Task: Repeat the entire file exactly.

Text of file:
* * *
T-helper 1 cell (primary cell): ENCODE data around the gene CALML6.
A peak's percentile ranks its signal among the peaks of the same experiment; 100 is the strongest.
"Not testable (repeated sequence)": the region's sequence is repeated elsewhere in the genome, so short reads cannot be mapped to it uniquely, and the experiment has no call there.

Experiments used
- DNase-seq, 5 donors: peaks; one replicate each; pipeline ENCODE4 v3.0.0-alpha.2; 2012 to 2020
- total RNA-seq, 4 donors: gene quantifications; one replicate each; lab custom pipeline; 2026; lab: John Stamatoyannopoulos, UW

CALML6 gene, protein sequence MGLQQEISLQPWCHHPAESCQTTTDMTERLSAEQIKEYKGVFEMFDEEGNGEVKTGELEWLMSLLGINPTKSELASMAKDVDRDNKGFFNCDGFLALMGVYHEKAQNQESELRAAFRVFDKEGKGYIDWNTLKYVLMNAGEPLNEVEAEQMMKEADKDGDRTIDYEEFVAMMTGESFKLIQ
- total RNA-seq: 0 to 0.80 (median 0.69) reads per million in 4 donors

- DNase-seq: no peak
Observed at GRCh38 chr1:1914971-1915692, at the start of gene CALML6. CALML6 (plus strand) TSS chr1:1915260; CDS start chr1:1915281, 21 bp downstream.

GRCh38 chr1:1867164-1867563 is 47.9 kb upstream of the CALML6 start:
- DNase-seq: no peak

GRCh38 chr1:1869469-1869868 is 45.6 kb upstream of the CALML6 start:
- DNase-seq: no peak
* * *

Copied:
T-helper 1 cell (primary cell): ENCODE data around the gene CALML6.
A peak's percentile ranks its signal among the peaks of the same experiment; 100 is the strongest.
"Not testable (repeated sequence)": the region's sequence is repeated elsewhere in the genome, so short reads cannot be mapped to it uniquely, and the experiment has no call there.

Experiments used
- DNase-seq, 5 donors: peaks; one replicate each; pipeline ENCODE4 v3.0.0-alpha.2; 2012 to 2020
- total RNA-seq, 4 donors: gene quantifications; one replicate each; lab custom pipeline; 2026; lab: John Stamatoyannopoulos, UW

CALML6 gene, protein sequence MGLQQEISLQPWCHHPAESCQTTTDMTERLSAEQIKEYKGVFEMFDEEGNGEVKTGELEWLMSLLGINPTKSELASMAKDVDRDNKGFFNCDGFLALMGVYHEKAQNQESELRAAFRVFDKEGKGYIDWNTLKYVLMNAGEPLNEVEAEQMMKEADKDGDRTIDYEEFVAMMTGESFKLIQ
- total RNA-seq: 0 to 0.80 (median 0.69) reads per million in 4 donors

- DNase-seq: no peak
Observed at GRCh38 chr1:1914971-1915692, at the start of gene CALML6. CALML6 (plus strand) TSS chr1:1915260; CDS start chr1:1915281, 21 bp downstream.

GRCh38 chr1:1867164-1867563 is 47.9 kb upstream of the CALML6 start:
- DNase-seq: no peak

GRCh38 chr1:1869469-1869868 is 45.6 kb upstream of the CALML6 start:
- DNase-seq: no peak